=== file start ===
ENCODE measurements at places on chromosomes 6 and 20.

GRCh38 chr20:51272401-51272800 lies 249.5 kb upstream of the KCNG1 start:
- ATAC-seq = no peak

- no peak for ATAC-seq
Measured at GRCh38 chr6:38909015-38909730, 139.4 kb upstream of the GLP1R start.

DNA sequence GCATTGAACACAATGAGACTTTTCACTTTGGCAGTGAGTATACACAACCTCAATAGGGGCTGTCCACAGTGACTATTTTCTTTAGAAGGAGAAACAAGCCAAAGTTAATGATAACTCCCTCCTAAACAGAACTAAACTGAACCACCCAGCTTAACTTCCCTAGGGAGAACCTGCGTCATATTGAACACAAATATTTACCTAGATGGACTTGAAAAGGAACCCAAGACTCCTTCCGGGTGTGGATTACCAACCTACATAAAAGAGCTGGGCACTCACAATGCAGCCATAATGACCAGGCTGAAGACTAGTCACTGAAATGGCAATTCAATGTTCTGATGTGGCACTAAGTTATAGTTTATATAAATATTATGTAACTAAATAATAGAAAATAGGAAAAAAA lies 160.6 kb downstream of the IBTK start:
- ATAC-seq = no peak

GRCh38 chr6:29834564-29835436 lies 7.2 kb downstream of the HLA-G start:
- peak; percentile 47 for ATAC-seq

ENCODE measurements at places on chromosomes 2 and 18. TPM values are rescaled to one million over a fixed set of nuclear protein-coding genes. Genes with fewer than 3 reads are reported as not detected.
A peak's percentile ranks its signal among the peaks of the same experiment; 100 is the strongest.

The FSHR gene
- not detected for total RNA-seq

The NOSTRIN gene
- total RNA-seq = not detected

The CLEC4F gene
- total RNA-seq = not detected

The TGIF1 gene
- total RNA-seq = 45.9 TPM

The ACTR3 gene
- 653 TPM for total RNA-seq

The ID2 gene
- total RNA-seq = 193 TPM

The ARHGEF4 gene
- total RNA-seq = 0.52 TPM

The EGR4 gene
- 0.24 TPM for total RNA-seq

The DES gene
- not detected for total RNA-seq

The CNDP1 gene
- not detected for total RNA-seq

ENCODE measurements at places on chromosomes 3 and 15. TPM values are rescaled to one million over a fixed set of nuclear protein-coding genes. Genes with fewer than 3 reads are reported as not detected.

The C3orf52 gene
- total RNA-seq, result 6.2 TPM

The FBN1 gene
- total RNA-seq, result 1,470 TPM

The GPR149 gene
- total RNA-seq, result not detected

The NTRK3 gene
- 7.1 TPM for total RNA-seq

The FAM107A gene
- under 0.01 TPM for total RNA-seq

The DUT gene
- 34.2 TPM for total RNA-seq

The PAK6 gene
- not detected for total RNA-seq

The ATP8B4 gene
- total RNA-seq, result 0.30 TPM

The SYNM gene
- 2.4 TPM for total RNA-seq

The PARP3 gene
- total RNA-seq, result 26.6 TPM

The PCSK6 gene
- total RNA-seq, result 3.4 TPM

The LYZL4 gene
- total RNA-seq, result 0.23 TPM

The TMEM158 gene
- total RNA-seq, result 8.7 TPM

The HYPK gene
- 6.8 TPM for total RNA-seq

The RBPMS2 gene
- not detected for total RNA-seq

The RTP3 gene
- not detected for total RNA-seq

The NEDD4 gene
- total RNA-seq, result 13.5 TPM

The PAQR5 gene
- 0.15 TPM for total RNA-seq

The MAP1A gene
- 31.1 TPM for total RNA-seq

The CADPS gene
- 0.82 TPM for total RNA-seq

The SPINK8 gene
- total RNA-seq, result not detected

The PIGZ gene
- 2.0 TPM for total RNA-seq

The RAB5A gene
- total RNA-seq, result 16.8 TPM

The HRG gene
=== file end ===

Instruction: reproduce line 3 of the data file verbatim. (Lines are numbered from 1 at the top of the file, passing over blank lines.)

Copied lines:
- ATAC-seq = no peak